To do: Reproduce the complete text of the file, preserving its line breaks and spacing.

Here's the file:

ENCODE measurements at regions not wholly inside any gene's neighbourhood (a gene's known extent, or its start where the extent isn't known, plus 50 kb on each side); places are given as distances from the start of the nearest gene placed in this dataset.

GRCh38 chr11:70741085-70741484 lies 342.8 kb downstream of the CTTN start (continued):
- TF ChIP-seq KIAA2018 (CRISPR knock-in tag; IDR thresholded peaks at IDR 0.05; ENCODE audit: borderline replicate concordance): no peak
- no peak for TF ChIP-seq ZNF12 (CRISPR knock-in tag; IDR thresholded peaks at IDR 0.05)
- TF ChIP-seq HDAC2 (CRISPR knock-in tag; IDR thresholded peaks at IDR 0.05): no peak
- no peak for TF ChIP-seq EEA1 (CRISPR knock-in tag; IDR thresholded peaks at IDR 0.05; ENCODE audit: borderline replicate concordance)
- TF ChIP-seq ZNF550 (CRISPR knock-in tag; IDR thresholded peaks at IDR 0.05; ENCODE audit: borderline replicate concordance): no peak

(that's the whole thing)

ENCODE measurements at regions not wholly inside any gene's neighbourhood (a gene's known extent, or its start where the extent isn't known, plus 50 kb on each side); places are given as distances from the start of the nearest gene placed in this dataset.

GRCh38 chr11:70741085-70741484 lies 342.8 kb downstream of the CTTN start (continued):
- TF ChIP-seq KIAA2018 (CRISPR knock-in tag; IDR thresholded peaks at IDR 0.05; ENCODE audit: borderline replicate concordance): no peak
- no peak for TF ChIP-seq ZNF12 (CRISPR knock-in tag; IDR thresholded peaks at IDR 0.05)
- TF ChIP-seq HDAC2 (CRISPR knock-in tag; IDR thresholded peaks at IDR 0.05): no peak
- no peak for TF ChIP-seq EEA1 (CRISPR knock-in tag; IDR thresholded peaks at IDR 0.05; ENCODE audit: borderline replicate concordance)
- TF ChIP-seq ZNF550 (CRISPR knock-in tag; IDR thresholded peaks at IDR 0.05; ENCODE audit: borderline replicate concordance): no peak